A sacred calling is a person’s sense of being drawn into the life activity that best fulfills the person’s commitment to the most meaningful thing(s) in the person’s life. It expands on commitment fidelity in that it relates to whatever the person holds as divine, or of highest importance and value. Here is a video in which Neil de Grasse Tyson describes his calling as an astrophysicist.
- Here is a video in which Neil de Grasse Tyson describes his calling as an astrophysicist.
Film and Stage
- Field of Dreams: “Ray wants to build his field because he is afraid he is turning into his father, whom he has never forgiven for growing old, or, it seems, for dying. So he risks bankruptcy - idealism is pitted against commerce to the end -and crazily plows under part of his crop to build the field.” This is a film about finding a sacred purpose in life – a calling – and pursuing it.
Music: Composers, artists, and major works
These four piano concerti are among the standard repertoire works for great pianists who have made the art their life’s calling. The music evokes the same idea.
Chopin, Piano Concerto No. 1 in E minor, Op. 11 (1830) is more piano-forward than most concerti. “. . . we often sense that pianistic brilliance is the entire raison d’être of the concertos leading to Chopin’s, whereas in Chopin virtuosity is used more selectively, as a means toward an end.” “It can be said that modern piano technique begins with Chopin.” Best recorded performances are by Maria Rosenthal in 1931, Arthur Rubinstein in 1947, Arthur Rubinstein in 1953, Halina Czerny-Stefanska in 1955, Arthur Rubinstein in 1961, Maurizio Pollini in 1960, Martha Argerich in 1968 (1. Allegro maestoso; 2. Romance - Larghetto; 3. Rondo - Vivace), Krystian Zimerman in 1979, Murray Perahia in 1979, Murray Perahia in 1990;, Krystian Zimerman in 1999, William Youn in 2008, Martha Argerich in 2010, Sandor Falvai in 2014, and Yundi Li in 2019.
Chopin, Piano Concerto No. 2 in F minor, Op. 21 (1830), can be seen as “Poetry in Motion”. “Neither symphony, opera, nor oratorio tempted (Chopin) whose energies were dedicated exclusively to creating a whole new world of poetry, expressiveness and technique for the keyboard.” In Chopin’s case, these two concerti illustrate the composer’s calling. “Chopin wrote his two piano concertos as musical business cards; they were useful vehicle for self-promotion, particularly when the young Pole arrived in Paris in 1830. Both concertos emphasize the soloist’s role with crystalline, dazzling passages; the orchestra, meanwhile, has a more functional, accompanying role.” Top recorded performances are by Arthur Rubinstein in 1946, Martha Argerich in 1978 (1. Maestoso; 2. Larghetto; 3. Allegro vivace), Krystian Zimerman in 1979, Murray Perahia in 1990, Emanuel Ax in 1997, Krystian Zimerman in 1999, Eldar Nebolsin in 2010, and Daniil Trifonov in 2017.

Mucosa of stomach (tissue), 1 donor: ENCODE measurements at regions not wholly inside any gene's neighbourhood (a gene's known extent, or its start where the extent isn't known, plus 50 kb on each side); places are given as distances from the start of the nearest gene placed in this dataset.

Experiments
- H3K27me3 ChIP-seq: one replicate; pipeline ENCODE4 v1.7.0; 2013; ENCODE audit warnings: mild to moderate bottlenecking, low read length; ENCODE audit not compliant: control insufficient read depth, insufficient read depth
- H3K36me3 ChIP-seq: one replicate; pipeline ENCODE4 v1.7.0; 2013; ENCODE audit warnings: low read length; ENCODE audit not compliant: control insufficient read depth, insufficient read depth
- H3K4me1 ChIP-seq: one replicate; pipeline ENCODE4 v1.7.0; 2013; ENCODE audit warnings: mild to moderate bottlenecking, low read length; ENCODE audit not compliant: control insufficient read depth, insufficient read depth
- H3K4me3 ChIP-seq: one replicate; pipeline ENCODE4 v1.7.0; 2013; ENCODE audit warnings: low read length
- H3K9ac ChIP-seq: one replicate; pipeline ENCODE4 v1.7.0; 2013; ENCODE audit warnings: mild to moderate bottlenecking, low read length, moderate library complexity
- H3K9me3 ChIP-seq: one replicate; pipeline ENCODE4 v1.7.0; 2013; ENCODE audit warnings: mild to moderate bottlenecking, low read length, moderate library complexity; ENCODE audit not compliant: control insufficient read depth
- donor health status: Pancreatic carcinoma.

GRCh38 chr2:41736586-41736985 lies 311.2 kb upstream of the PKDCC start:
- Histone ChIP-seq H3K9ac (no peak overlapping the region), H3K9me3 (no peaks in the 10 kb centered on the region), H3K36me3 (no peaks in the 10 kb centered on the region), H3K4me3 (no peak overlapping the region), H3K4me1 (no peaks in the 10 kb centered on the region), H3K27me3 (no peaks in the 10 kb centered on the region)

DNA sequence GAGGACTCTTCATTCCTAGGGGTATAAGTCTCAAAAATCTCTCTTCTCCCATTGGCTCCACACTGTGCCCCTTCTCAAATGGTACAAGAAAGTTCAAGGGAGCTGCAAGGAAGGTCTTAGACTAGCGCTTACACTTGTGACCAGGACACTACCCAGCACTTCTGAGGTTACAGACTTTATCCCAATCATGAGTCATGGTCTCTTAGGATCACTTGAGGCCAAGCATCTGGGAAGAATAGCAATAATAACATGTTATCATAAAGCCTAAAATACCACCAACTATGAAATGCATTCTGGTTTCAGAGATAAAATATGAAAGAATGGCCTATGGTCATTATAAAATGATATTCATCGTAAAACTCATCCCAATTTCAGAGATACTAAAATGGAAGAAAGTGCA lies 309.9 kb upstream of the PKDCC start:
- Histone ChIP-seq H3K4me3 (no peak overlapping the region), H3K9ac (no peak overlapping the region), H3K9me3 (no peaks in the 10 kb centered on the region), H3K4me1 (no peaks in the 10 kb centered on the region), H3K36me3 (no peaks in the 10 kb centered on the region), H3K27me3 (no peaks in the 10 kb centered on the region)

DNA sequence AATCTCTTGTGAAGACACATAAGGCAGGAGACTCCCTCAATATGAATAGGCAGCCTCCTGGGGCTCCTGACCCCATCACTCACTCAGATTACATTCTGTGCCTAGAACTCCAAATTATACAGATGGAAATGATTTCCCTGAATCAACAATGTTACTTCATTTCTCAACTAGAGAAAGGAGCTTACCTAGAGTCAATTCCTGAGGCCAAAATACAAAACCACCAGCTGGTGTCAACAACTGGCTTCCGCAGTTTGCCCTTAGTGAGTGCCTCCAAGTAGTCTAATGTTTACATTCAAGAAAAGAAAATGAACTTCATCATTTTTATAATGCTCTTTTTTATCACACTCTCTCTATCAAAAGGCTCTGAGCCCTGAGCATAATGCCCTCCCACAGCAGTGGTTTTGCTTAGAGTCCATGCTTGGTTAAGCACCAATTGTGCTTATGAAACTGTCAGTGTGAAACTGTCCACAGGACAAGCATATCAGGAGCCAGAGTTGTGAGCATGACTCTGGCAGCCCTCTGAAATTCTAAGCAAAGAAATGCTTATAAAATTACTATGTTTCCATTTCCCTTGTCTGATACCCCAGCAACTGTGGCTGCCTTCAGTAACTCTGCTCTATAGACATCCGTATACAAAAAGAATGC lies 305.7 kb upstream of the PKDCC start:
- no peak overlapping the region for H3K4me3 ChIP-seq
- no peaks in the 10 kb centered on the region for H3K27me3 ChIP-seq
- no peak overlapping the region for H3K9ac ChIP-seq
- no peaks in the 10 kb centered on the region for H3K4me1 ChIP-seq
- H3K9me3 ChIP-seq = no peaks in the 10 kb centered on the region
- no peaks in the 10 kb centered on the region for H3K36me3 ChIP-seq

Brahms, Piano Concerto No. 1 in D minor, Op. 15 (1858), commanded Brahms’ attention for five emotionally tumultuous years. He composed this concerto soon after Robert Schuman’s death, and Brahms’ subsequent travels with Schuman’s wife Clara, to whom Brahms was strongly attracted. The music reflects this internal storm. “With an ominous inevitability, the expansive opening theme growls, snarls, and lashes its teeth, rising up like some kind of awesome supernatural power. Immediately, we’re drawn into music which is bold and monumental- a kind of symphony with solo piano.” “Those at the Leipzig premiere . . . reacted as many listeners today do to new works that upset expectations. No concerto they had heard before would have prepared them for such emotional directness, so great a demand for concentration.”Top recorded performces are by Leon Fleisher in 1958, Daniel Barenboim in 1967, Emil Gilels in 1972, Ivan Moravec in 1993 (1. Maestoso; 2. Adagio; 3. Rondo: Allegro non troppo), Idil Biret in 2000, Krystian Zimerman in 2004, Nelson Friere in 2006, Maurizio Pollini in 2011, Hélène Grimaud in 2012, Nicholas Argerich in 2014 and Andras Schiff in 2021.
Brahms, Piano Concerto No. 2 in B Flat major, Op. 83 (1881), displays Brahms in glorious maturity, his relationship with Clara Schuman far behind him. “With the spaciousness of a symphony, the drama of an opera, the intimacy of a lullaby and the intertwining raptures of the greatest love songs, it touches on almost every emotion with extraordinary immediacy and power.” “. . . the work nevertheless bristles with technical difficulties and stands as one of the supreme tests for any pianist both in terms of digital control as well as maturity of musicianship.” Top recorded performances are by Vladimir Horowitz in 1948, Myra Hess in 1951, Emil Gilels in 1972, Arthur Rubinstein in 1972, Stephen Kovacevich in 1980 (1. Allegro non troppo; 2. Allegro appassionato; 3. Andante - Più adagio; 4. Allegretto grazioso - Un poco più presto), Nelson Friere in 2006, Nicholas Argerich in 2010, Lars Vogt in 2020, Anna Tsybuleva in 2020, and Andras Schiff in 2021.
We braved the belly of the beast.
[from Amanda Gorman, “The Hill We Climb”]